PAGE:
I was pretty young when the internet was still a haven for idealists, a place where I posted benign links to MySpace and downloaded music via obscure Blogspot pages. When I started college just before the Great Recession, the web wasn’t yet tangled up with the public personas of its leaders: Harvard dropout Mark Zuckerberg had just expanded Facebook beyond college dormitories. Engineer Jack Dorsey ran a humble “micro-blog” called Twitter that aimed to become the world’s chatroom. Jeff Bezos was known primarily for hustling books on Amazon, while Google’s Larry Page and Sergey Brin took their search engine public, with a cheery “don’t be evil” mantra.
Flash forward to 2020, and the tech giants and their leaders have come to dominate public discourse in a way that few other industries have. They’ve unleashed products that are basically indispensable in modern life. But many of the unprecedented conveniences fostered by the last several years of progress have been followed in equal measure by a host of unforeseen digital maladies.
These companies and their leaders, who entered the public sphere with unquestioned promise born of a starstruck media and thirsty venture capitalists, have not provided what they originally sold.
In short order, they erected their own walls throughout the web, turning it into a hyper-capitalist fever dream. Zuckerberg helms one of the planet’s biggest data-mining operations, posing very real threats to democratic processes internationally. Dorsey’s Twitter seems to have little interest in changing its reputation as a refuge for racists and hotbed of misinformation, and it’s never been quite that transparent about what, exactly, constitutes a violation of its terms. Bezos’s Amazon, which paid zero dollars in federal income taxes in 2018, tamps out its workers’ efforts to unionize. Both Google (currently led by CEO Sundar Pichai) and Facebook account for 60 percent of the entire U.S. digital advertising business. Their pseudo monopoly on online ad revenue dictates how media organizations shape their work, and sometimes drives layoffs throughout the industry.
Unlike, say, health insurance and pharmaceutical executives driving up medical costs, or even the titans of Wall Street, tech bosses have become celebrities in their own right. In the face of reports of white nationalist propagandizing on new platforms, smartphone addiction, the collapse of media advertising models, and data mining, we know exactly who to blame for all this. It’s the Tech Industry Villain.
Looking at a fresh-faced Mark Zuckerberg, still a Harvard student, giving interviews on CNBC about Facebook’s launch in 2004, it would have been hard to imagine the CEO sitting before the Senate Judiciary and Commerce Committees in 2018, facing questions about his complicity in one of the greatest digital scandals in history.
Zuckerberg’s apology tour in the wake of the Cambridge Analytica scandal—which saw the personal data of 87 million unwitting Facebook users harvested from an independent app developer and sold to a political consulting firm—was a masterclass in hollow promises to do better. After his Senate testimony, Zuckerberg took out full-page national newspaper ads declaring: “This was a breach of trust and I’m sorry we didn’t do more at the time.” Since then, however, Facebook has been envelopedin data scandals again and again.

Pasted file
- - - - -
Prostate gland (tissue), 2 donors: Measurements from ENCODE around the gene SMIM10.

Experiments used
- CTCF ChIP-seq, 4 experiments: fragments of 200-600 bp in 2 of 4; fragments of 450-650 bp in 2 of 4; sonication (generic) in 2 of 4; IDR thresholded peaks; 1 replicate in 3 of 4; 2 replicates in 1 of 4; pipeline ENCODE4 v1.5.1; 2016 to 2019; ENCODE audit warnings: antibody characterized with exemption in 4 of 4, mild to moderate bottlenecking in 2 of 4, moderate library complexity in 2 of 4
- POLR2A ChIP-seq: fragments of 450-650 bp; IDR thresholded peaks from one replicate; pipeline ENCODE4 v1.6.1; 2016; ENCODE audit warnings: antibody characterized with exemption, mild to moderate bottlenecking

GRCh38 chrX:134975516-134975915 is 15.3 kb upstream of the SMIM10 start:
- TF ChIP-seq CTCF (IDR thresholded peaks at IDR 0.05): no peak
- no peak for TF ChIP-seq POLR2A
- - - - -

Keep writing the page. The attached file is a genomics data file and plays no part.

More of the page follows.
Zuckerberg’s post-Cambridge Analytica mea culpa was an indication of how hard the industry had fallen from its vaunted perch in the zeitgeist as national heroes forging a more efficient, connected new future. But perhaps more importantly, it showed how we’d all been so critically duped: Tech leaders like Zuckerberg emerged out of the post-dot com bubble promising a hopeful new technocracy—and it didn’t take long for that promise to erode entirely. Facebook’s tagline of “it’s free and always will be” suddenly smacked of fatal irony, because we really were paying all along, just with our personal data instead of out of our wallets.
Of course, our once-high regard for tech stars didn’t come from nowhere. The mid-to-late aughts set the circumstances perfectly for ascendant techies to assume the mantle of American enterprise. The housing crash of 2008 soured the public on the financial industry, giving rise to a backlash against Goldman “the great vampire squid” Sachs and the Wall Street architects of credit default swaps. In place of the “greed is good” dictum that fueled the profits and cutthroat culture of ‘80s financial firms, came a bright new class of tech darlings who wore hoodies and rode scooters around their open floor-plan offices—and a media ecosystem ready to plug them into 30 under 30 power lists and splash them across covers.
For any figure who’s come to represent an aspect of tech villainy—whether it’s the rampant inequality plaguing U.S. society, the feudal relationship between gig-workers and their tech overlords, or all the lying and deception that’s come with it—there was a fawning media narrative like this propping them up. Steve Jobs turned product releases into rock concerts, Sheryl Sandberg parlayed her reputation as an executive with a “freakish understanding” of getting results into the feel-good feminist narrative of Lean In.
Elizabeth Holmes was a bonafide cover star for outlets like Fortune and Wired when her blood testing start-up Theranos first hit the scene. Despite skepticism from one of Holmes’s Stanford professors, however, few suspected that the blood-testing machine called Edison might not be a miracle device and that it didn’t actually work. Now Holmes is set for a federal trial on wire fraud charges, owing to the $700 million Theranos raised to fund a venture based on lies.